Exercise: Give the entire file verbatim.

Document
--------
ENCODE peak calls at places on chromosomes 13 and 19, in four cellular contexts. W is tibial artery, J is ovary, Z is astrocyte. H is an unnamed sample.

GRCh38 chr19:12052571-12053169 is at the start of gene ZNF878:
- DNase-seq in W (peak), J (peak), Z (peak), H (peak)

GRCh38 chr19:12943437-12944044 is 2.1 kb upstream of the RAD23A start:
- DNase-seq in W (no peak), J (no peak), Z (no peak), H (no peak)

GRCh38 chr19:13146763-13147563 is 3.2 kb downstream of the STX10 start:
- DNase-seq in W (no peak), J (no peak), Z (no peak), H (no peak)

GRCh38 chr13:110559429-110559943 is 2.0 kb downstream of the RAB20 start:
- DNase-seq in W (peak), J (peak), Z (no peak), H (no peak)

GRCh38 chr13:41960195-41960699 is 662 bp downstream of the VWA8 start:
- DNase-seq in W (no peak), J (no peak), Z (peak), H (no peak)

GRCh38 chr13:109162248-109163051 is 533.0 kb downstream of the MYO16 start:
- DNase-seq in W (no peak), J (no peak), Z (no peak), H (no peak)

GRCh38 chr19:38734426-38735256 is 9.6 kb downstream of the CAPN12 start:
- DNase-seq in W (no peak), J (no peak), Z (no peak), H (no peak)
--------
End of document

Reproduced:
ENCODE peak calls at places on chromosomes 13 and 19, in four cellular contexts. W is tibial artery, J is ovary, Z is astrocyte. H is an unnamed sample.

GRCh38 chr19:12052571-12053169 is at the start of gene ZNF878:
- DNase-seq in W (peak), J (peak), Z (peak), H (peak)

GRCh38 chr19:12943437-12944044 is 2.1 kb upstream of the RAD23A start:
- DNase-seq in W (no peak), J (no peak), Z (no peak), H (no peak)

GRCh38 chr19:13146763-13147563 is 3.2 kb downstream of the STX10 start:
- DNase-seq in W (no peak), J (no peak), Z (no peak), H (no peak)

GRCh38 chr13:110559429-110559943 is 2.0 kb downstream of the RAB20 start:
- DNase-seq in W (peak), J (peak), Z (no peak), H (no peak)

GRCh38 chr13:41960195-41960699 is 662 bp downstream of the VWA8 start:
- DNase-seq in W (no peak), J (no peak), Z (peak), H (no peak)

GRCh38 chr13:109162248-109163051 is 533.0 kb downstream of the MYO16 start:
- DNase-seq in W (no peak), J (no peak), Z (no peak), H (no peak)

GRCh38 chr19:38734426-38735256 is 9.6 kb downstream of the CAPN12 start:
- DNase-seq in W (no peak), J (no peak), Z (no peak), H (no peak)